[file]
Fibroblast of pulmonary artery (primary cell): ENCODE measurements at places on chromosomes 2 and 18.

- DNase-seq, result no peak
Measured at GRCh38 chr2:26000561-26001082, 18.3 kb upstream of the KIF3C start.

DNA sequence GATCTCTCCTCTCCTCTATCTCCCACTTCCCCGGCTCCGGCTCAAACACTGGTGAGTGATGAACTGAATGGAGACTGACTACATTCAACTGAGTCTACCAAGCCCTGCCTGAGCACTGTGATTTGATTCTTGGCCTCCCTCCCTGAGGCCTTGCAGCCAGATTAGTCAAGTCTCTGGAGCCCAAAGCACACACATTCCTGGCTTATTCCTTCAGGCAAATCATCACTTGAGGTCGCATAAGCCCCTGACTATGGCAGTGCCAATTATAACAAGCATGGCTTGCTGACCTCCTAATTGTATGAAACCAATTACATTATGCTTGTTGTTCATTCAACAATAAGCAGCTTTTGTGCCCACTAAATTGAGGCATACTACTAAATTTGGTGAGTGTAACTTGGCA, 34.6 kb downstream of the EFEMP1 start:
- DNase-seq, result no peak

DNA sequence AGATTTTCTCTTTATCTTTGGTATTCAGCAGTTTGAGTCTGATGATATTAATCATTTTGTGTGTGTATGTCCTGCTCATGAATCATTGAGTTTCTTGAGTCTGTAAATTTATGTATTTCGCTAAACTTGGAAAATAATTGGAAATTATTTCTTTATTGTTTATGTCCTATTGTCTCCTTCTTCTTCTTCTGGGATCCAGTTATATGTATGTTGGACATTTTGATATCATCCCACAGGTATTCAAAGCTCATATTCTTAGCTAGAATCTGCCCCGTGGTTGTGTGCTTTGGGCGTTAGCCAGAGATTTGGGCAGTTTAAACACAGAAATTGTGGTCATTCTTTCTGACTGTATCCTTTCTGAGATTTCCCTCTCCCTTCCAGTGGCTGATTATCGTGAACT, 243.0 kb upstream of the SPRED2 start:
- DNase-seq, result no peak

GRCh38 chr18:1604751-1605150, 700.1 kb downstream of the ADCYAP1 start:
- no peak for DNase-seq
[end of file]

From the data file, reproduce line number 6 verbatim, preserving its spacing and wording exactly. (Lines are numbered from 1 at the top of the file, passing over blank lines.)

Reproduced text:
DNA sequence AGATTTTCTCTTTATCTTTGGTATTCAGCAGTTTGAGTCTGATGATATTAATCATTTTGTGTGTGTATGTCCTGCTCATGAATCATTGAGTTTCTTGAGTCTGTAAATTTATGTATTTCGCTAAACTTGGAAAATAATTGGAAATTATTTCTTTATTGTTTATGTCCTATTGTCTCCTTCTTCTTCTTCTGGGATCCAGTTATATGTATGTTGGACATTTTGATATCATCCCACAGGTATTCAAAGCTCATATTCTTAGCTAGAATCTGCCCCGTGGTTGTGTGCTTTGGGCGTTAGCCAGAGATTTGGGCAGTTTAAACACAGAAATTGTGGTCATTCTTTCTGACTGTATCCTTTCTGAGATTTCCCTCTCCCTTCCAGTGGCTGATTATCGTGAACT, 243.0 kb upstream of the SPRED2 start: